The Alt-Labor Movement: Low-wage workers fight to make bad jobs better

Nicole Aschoff on the “Alt-Labor” movement, such as the Walmart and fast food strikes:

University of Colorado-Denver management professor Wayne Cascio has shown, through a comparison of Walmart/Sam’s Club and Costco, that low wages are not necessary for high profits and productivity. Costco employees average roughly $35, 000 per year ($17 per hour), while Sam’s Club workers average roughly $21, 000 per year ($10 per hour) and Walmart workers earn an average of less than $9 an hour. Costco also provides it workers predictable, full-time work and health benefits. However, contrary to popular assumptions, Costco actually scores higher in relative financial and operating performance than Walmart. Its stores are more profitable and more productive, and its customers and employees are happier.

Costco is not exceptional. Zeynep Ton, of MIT’s Sloan School of Management, has studied retail operations for a decade and argues that “the presumed trade-off between investment in employees and low prices can be broken.” “High-road” employers like Trader Joe’s, Wegmans, and the Container Store have all found ways to make high profits and provide decent jobs. Catherine Ruetschlin’s research shows that a modest wage increase—bumping up the average annual salary of Walmart or Target workers to $25,000—would barely make a dent in big retailers’ bottom line, costing them the equivalent of about 1% of total sales. Even if a company like Walmart passed on half the cost of the increase to customers, the average customer would pay roughly $17 more per year, or about 15 cents per shopping visit. And, considering most low-wage workers spend nearly their entire paycheck on necessities, the industry would see a boost in sales ($4 billion to $5 billion more per year) to its own workers. Fast-food companies are highly profitable. McDonald’s alone saw profits more than double between 2007 and 2011. They could easily send some of these profits downstream to franchise owners and workers.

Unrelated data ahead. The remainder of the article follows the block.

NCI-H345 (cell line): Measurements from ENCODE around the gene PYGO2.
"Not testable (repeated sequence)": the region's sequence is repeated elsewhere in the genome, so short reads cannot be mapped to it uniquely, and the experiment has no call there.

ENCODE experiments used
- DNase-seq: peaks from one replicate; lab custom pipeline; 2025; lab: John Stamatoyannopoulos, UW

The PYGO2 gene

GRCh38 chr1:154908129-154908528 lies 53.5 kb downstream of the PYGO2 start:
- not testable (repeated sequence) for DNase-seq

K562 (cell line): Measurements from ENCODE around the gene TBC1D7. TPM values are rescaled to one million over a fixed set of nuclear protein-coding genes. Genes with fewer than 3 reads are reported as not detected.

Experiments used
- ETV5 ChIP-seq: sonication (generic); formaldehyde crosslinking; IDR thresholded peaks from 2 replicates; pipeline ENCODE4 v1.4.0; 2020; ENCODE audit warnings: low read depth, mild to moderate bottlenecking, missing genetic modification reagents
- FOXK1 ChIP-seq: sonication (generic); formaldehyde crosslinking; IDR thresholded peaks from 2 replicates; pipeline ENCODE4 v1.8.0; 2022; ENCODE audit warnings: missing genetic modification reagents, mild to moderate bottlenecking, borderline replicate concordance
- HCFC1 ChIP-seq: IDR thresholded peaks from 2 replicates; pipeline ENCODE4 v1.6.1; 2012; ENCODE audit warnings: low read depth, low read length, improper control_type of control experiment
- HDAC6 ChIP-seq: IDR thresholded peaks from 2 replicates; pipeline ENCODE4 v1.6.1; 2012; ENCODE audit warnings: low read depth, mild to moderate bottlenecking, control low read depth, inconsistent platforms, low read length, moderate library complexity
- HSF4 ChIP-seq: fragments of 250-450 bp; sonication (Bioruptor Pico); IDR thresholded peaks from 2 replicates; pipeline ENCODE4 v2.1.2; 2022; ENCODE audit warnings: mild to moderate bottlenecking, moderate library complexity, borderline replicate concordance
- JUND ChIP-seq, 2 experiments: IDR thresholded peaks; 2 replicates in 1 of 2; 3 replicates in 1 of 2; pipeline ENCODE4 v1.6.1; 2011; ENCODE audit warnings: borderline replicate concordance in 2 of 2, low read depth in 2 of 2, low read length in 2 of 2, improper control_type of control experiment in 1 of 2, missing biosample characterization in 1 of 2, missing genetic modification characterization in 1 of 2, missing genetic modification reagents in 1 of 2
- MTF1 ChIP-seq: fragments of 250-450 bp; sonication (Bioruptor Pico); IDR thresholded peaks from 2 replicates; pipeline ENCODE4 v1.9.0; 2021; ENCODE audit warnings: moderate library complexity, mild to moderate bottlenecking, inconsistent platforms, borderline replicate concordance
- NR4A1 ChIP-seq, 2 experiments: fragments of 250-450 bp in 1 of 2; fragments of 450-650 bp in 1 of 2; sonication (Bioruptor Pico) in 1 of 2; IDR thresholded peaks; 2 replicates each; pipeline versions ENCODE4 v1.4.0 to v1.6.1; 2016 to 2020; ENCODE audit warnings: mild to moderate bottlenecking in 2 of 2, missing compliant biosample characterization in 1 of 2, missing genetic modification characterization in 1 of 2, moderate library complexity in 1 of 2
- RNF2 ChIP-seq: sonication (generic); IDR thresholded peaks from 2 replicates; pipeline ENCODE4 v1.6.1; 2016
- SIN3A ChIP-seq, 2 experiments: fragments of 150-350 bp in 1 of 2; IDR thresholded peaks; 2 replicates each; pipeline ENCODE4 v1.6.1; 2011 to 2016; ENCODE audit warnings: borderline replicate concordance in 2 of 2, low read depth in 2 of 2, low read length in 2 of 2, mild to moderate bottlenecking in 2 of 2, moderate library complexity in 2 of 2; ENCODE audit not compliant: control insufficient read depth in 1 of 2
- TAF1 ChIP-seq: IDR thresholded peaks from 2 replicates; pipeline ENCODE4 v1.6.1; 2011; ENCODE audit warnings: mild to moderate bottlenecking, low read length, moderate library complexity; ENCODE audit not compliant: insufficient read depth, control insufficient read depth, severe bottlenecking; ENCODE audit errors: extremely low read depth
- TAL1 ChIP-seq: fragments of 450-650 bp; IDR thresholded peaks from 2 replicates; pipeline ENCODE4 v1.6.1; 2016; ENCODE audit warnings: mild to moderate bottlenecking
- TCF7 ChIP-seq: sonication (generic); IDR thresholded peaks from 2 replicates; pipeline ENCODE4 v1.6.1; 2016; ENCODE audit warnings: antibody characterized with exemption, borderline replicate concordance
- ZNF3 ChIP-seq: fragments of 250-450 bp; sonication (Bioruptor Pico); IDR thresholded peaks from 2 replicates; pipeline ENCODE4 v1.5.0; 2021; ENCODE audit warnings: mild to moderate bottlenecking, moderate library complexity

So why do most big retailers and fast-food chains insist on a bad-jobs or “low road” model? There are a few reasons. MIT’s Ton argues that labor costs are a large, controllable expense, and retailers generally view them as a “cost-driver” rather than a “sales-driver.” Store-level managers are pressured by higher-ups to control labor costs as a percentage of weekly or monthly sales. And because store managers have no control over sales (or merchandise mix, store layout, prices, etc.) they respond to pressure from above by cutting employment or forcing workers to work off-the-clock when sales dip. Another factor is financialization—the increasing dominance of finance in the economy. Firms feel a lot of pressure from Wall Street to be a Walmart and not a Costco. As Gerald Davis has argued, the rise of finance and the dominance of “shareholder value” rhetoric have resulted in an emphasis on short-term profits that register in increased share prices and big CEO bonuses.

Full Story: Dollars and Sense: Low-wage workers fight to make bad jobs better.

(via Metafilter)

This is encouraging, but the possibility of fast food companies switching to “less-costly, automated alternatives like touch-screen ordering and payment devices” is not an idle threat. I’ve seen something like this setup in the food court at the JFK airport. But as I wrote earlier, cultural issues could stop this from becoming widespread — it’s not clear that customers will settle for robots and touch screens over human beings. But I sure wouldn’t rule it out.